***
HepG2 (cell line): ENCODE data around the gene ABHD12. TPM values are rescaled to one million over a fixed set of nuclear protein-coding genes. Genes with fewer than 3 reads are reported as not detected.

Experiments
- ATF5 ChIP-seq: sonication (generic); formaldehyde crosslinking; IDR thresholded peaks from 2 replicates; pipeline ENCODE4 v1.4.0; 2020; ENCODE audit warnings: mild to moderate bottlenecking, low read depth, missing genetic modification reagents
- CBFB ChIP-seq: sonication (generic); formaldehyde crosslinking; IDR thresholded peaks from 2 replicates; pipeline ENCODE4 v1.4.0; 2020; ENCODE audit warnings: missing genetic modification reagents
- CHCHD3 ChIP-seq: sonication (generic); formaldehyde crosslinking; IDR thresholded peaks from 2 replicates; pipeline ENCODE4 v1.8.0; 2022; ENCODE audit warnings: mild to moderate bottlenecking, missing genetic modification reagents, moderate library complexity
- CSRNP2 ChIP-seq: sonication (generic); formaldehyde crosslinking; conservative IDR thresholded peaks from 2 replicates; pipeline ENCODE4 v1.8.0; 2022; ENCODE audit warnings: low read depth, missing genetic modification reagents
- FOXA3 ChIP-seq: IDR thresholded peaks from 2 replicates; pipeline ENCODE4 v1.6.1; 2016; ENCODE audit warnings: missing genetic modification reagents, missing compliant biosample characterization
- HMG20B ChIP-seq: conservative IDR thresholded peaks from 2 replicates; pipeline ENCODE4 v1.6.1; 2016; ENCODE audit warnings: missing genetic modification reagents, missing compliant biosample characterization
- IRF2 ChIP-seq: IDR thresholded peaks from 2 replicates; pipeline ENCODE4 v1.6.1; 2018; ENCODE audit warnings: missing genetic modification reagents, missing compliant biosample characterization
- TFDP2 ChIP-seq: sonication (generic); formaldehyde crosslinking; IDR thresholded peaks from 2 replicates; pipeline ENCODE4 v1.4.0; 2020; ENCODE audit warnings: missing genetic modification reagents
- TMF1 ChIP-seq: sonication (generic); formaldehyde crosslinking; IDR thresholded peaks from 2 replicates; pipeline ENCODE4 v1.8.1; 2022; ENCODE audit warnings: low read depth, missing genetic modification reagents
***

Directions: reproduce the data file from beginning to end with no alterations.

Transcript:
HepG2 (cell line): ENCODE data around the gene ABHD12. TPM values are rescaled to one million over a fixed set of nuclear protein-coding genes. Genes with fewer than 3 reads are reported as not detected.

Experiments
- ATF5 ChIP-seq: sonication (generic); formaldehyde crosslinking; IDR thresholded peaks from 2 replicates; pipeline ENCODE4 v1.4.0; 2020; ENCODE audit warnings: mild to moderate bottlenecking, low read depth, missing genetic modification reagents
- CBFB ChIP-seq: sonication (generic); formaldehyde crosslinking; IDR thresholded peaks from 2 replicates; pipeline ENCODE4 v1.4.0; 2020; ENCODE audit warnings: missing genetic modification reagents
- CHCHD3 ChIP-seq: sonication (generic); formaldehyde crosslinking; IDR thresholded peaks from 2 replicates; pipeline ENCODE4 v1.8.0; 2022; ENCODE audit warnings: mild to moderate bottlenecking, missing genetic modification reagents, moderate library complexity
- CSRNP2 ChIP-seq: sonication (generic); formaldehyde crosslinking; conservative IDR thresholded peaks from 2 replicates; pipeline ENCODE4 v1.8.0; 2022; ENCODE audit warnings: low read depth, missing genetic modification reagents
- FOXA3 ChIP-seq: IDR thresholded peaks from 2 replicates; pipeline ENCODE4 v1.6.1; 2016; ENCODE audit warnings: missing genetic modification reagents, missing compliant biosample characterization
- HMG20B ChIP-seq: conservative IDR thresholded peaks from 2 replicates; pipeline ENCODE4 v1.6.1; 2016; ENCODE audit warnings: missing genetic modification reagents, missing compliant biosample characterization
- IRF2 ChIP-seq: IDR thresholded peaks from 2 replicates; pipeline ENCODE4 v1.6.1; 2018; ENCODE audit warnings: missing genetic modification reagents, missing compliant biosample characterization
- TFDP2 ChIP-seq: sonication (generic); formaldehyde crosslinking; IDR thresholded peaks from 2 replicates; pipeline ENCODE4 v1.4.0; 2020; ENCODE audit warnings: missing genetic modification reagents
- TMF1 ChIP-seq: sonication (generic); formaldehyde crosslinking; IDR thresholded peaks from 2 replicates; pipeline ENCODE4 v1.8.1; 2022; ENCODE audit warnings: low read depth, missing genetic modification reagents